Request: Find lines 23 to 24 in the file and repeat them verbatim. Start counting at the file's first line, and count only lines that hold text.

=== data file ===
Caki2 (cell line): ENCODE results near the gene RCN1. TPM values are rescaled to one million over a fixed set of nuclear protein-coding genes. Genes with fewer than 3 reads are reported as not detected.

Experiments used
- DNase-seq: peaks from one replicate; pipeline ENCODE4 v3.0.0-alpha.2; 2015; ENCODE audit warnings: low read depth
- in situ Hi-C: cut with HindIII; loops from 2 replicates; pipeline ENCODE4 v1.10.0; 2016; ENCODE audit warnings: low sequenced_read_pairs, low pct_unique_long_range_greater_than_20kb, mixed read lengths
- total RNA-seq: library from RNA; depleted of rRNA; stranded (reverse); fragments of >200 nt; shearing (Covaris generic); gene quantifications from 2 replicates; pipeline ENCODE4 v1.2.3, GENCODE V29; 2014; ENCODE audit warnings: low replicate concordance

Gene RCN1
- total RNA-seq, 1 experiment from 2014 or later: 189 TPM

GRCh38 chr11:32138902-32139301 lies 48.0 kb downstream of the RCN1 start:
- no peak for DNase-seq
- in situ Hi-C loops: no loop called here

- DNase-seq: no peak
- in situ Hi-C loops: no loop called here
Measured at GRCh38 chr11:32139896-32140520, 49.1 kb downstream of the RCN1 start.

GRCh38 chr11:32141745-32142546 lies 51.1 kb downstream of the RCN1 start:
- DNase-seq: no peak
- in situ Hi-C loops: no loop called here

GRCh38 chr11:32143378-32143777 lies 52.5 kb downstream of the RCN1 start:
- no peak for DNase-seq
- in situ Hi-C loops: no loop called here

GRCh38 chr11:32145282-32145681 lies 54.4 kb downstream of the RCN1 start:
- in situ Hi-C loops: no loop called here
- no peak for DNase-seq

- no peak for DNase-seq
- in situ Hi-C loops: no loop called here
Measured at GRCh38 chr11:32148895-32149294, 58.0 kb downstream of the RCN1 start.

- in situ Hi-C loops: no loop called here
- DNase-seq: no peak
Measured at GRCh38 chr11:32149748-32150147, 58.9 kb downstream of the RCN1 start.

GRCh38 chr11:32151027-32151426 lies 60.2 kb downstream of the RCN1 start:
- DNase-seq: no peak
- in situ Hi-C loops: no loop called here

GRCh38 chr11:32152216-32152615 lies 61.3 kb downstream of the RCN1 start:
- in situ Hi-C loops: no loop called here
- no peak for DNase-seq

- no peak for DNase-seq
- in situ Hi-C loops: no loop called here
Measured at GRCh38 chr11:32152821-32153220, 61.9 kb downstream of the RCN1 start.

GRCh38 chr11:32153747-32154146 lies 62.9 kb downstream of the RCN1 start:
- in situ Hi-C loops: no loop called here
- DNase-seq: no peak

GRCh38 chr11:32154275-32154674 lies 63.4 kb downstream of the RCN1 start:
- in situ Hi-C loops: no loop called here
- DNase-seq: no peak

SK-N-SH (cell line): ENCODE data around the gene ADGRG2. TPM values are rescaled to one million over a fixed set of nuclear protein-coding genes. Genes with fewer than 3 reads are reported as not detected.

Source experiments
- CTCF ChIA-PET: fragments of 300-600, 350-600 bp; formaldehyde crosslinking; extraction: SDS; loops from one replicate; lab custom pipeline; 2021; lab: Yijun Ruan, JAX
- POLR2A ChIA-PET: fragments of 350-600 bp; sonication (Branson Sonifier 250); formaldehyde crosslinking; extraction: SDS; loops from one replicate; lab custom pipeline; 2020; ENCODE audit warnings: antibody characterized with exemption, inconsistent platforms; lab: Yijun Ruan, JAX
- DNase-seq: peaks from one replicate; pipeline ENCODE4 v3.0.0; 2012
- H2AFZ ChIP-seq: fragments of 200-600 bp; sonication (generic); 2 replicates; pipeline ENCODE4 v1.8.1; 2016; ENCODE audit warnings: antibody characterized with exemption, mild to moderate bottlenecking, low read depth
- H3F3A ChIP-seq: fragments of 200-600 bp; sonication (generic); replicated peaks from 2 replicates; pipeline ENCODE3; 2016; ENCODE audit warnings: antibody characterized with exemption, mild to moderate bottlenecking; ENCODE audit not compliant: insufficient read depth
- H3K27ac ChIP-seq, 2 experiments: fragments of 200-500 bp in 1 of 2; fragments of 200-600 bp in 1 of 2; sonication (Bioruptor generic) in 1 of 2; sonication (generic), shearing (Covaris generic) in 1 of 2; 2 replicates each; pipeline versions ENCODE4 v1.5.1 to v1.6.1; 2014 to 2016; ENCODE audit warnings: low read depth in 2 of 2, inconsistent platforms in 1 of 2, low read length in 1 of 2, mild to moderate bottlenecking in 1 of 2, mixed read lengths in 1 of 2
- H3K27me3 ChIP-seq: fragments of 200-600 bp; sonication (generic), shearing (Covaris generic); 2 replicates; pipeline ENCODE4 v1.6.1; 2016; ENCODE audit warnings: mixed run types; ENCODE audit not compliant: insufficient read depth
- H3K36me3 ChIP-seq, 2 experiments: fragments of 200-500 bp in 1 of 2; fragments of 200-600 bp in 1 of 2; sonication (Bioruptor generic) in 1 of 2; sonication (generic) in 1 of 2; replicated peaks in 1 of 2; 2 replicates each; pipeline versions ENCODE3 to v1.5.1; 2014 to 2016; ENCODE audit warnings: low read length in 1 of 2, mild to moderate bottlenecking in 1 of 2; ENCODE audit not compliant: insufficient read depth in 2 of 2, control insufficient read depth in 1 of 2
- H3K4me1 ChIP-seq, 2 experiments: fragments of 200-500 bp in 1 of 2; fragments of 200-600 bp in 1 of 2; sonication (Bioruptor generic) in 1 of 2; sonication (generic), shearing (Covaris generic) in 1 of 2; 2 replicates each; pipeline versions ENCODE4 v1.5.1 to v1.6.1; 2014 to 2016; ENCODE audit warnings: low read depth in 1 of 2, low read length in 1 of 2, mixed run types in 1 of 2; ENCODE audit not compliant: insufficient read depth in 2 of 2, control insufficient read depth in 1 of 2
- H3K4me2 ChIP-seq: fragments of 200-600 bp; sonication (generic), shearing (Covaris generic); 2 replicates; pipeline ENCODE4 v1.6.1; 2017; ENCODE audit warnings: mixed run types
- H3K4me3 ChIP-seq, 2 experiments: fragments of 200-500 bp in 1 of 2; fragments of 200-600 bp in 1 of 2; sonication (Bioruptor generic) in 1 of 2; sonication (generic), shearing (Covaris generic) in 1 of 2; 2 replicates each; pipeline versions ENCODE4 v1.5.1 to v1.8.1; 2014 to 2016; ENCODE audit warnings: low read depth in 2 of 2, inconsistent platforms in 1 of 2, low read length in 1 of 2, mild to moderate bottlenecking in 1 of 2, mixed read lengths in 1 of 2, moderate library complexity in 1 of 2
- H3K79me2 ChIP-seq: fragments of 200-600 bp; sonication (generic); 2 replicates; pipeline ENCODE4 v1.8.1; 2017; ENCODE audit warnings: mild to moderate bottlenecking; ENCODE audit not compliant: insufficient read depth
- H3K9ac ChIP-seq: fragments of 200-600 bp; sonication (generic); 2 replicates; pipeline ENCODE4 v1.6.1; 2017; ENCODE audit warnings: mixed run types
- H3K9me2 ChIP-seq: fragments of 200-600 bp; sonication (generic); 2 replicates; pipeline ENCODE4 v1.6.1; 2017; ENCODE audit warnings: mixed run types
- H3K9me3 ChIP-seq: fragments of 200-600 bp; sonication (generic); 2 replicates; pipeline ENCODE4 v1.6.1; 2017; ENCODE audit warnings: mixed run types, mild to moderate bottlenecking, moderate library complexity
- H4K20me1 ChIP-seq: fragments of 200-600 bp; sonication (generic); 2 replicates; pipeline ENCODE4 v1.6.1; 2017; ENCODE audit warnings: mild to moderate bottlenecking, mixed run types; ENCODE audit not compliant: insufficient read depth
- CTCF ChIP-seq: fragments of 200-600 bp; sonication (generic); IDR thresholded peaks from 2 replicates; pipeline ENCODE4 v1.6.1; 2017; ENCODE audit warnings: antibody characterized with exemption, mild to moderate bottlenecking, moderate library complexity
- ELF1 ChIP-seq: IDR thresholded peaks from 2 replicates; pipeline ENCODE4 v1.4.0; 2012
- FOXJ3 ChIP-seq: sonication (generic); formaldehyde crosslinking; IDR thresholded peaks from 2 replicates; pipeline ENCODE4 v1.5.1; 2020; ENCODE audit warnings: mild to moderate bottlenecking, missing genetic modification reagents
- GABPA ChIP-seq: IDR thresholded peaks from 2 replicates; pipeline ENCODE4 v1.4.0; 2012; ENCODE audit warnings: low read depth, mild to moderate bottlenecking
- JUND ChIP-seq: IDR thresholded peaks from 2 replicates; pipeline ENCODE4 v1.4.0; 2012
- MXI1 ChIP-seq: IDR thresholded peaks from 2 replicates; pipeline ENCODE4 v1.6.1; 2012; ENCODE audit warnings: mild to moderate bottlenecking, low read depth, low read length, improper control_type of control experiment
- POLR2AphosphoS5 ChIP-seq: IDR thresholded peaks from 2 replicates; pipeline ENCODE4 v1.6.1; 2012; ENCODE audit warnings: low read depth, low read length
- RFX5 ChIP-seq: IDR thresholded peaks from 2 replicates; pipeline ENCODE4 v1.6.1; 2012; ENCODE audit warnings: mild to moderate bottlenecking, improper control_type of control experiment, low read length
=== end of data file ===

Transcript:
- no peak for DNase-seq
- in situ Hi-C loops: no loop called here